George and a young singer named Al Jarreau formed a group which became the house band at San Francisco's Half Note Club. "There was another club up the street called The Both/And and I worked there on Mondays with everybody from Letta Mbulu to Sonny Rollins and Dexter Gordon." George later received a Masters Degree in composition from San Francisco State University and briefly taught a course on Jazz And American Culture at Merritt Junior College in Oakland. It was about this time that George began to release a series of jazz LP's on the MPS label.

One night, on a local jazz station, George heard a record by the violinist Jean-Luc Ponty. When he found out that Jean-Luc was coming to California to record, he sent a tape to Dick Bock at World-Pacific Records, along with a note saying "There is no other pianist for this guy but me."

The George Duke Trio which emerged from those sessions was soon burning a path of creative excitement through the jazz world. It included a major European tour and an appearance at the Newport Jazz Festival. The group's first gig in a rock-oriented venue came in early 1969. "It was a club in Los Angeles called Thee Experience," George recalls. In attendance were Cannonball Adderly, Quincy Jones, Frank Zappa, and the unexpected presence of an electric, rather than acoustic, piano on-stage. The Ponty-Duke performance wowed the crowd, and ushered in the West Coast counterpart of the Eastern fusion revolution sparked by Miles Davis, The Mahavishnu Orchestra and Weather Report. Before '69 was out, George joined Frank Zappa (as he put together a new "Mothers Of Invention" lineup) and toured for an entire year.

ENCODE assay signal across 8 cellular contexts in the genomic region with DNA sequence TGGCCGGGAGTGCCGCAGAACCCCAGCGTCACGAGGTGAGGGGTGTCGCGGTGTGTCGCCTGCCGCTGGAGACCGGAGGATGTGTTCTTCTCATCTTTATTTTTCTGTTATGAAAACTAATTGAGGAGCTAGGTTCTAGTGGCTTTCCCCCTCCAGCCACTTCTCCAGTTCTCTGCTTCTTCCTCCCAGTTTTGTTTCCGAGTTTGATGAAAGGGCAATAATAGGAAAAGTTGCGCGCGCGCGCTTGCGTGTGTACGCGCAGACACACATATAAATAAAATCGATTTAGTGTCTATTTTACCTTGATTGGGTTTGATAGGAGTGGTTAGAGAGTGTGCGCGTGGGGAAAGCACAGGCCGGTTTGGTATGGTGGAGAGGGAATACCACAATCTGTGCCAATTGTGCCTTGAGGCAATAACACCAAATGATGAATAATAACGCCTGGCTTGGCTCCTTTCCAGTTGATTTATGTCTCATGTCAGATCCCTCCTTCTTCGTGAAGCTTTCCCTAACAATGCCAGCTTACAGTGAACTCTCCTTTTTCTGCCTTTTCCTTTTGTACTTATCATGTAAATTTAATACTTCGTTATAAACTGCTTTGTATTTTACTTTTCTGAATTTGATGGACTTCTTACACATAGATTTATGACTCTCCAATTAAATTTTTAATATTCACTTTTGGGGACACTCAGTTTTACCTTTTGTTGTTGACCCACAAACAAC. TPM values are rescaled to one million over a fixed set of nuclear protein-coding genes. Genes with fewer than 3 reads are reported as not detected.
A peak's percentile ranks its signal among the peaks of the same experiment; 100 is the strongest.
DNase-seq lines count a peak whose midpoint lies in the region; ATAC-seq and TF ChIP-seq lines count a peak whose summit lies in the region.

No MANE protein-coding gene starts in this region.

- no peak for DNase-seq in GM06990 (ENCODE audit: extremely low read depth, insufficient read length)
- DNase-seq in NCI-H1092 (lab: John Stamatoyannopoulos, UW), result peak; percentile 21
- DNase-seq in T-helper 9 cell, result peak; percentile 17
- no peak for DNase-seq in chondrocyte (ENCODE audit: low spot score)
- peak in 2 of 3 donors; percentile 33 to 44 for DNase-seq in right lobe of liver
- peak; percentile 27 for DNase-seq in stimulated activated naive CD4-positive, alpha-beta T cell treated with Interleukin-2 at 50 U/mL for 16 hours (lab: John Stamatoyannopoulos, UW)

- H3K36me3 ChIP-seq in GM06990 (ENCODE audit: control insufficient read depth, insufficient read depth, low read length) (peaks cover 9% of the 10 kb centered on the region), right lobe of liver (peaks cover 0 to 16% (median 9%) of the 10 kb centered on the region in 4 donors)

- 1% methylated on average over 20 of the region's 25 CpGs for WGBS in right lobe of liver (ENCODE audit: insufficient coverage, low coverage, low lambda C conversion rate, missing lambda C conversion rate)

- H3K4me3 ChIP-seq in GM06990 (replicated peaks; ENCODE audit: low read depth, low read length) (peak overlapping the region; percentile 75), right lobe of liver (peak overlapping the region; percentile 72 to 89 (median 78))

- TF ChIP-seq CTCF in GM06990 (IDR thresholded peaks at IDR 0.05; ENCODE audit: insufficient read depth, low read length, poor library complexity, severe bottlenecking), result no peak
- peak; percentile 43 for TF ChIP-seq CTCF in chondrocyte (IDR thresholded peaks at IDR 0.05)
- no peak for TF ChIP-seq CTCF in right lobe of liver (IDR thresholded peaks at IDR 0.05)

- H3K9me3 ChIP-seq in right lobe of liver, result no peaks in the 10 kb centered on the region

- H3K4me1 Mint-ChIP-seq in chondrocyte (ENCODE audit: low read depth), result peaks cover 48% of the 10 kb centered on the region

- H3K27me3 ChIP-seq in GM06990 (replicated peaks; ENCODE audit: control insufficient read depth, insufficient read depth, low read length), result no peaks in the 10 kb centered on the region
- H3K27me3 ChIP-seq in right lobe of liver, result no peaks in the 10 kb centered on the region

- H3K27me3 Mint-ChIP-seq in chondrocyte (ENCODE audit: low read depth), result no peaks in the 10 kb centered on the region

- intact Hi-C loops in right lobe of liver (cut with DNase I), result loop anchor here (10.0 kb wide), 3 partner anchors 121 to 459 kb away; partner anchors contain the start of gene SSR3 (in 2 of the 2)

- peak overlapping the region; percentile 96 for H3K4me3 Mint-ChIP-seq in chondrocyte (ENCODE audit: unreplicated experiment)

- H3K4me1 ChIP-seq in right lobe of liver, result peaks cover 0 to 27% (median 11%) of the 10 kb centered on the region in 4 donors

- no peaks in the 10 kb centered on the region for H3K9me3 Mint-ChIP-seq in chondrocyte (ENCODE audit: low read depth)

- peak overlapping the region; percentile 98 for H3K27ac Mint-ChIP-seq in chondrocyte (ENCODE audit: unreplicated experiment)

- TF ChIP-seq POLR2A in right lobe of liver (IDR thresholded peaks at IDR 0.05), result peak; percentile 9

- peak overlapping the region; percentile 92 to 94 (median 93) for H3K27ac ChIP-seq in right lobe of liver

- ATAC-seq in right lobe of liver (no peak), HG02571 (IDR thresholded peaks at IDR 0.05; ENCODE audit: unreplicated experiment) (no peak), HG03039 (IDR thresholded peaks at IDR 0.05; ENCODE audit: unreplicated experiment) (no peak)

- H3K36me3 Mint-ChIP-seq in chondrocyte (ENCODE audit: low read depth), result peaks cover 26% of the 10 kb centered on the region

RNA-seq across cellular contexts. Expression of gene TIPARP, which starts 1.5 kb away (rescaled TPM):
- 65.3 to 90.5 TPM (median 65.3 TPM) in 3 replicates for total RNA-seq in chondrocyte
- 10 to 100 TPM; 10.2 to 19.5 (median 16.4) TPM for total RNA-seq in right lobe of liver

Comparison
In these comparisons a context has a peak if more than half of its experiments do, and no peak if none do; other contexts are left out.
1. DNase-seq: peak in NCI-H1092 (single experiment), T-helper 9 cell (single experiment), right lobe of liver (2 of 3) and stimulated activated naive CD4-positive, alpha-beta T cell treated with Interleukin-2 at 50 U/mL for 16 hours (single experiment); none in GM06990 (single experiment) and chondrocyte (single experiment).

At the end of 1970, George Duke received an offer he couldn't refuse from veteran jazzman Julian "Cannonball" Adderly. "I joined the group in January '71, and stayed two years. Through Cannonball, I was given the opportunity to meet and work with Nancy Wilson, Joe Williams, Dizzy Gillespie -- all these great artists I'd been listening to since I was a kid."

I met Stanley Clarke through my association with Cannonball. We played a festival in Pori Finland where I heard Stan with Chick Corea for the first time live – I was astounded! Through my recordings and live performances with Cannonball and Stanley, I developed a musical, and even more importantly, a family relationship with Flora Purim and Airto Moriera. The 70’s were filled with musical experimentation with all of these great musicians and more.

In 1973, George rejoined Zappa and brought Jean-Luc Ponty with him. That band stayed together for the next three years, until Duke left to join forces with drummerBilly Cobham. Together, they formed a powerhouse jazz fusion unit even more popular and influential than the earlier Duke/Ponty group.

George Duke became a solo artist in 1976, and enjoyed success with a series of fusion-oriented LP's such as his debut CBS LP, From Me To You. In 1978, the funk-flavored sound of the gold album Reach For It propelled George Duke into the upper reaches of the charts, and from small clubs to large arenas.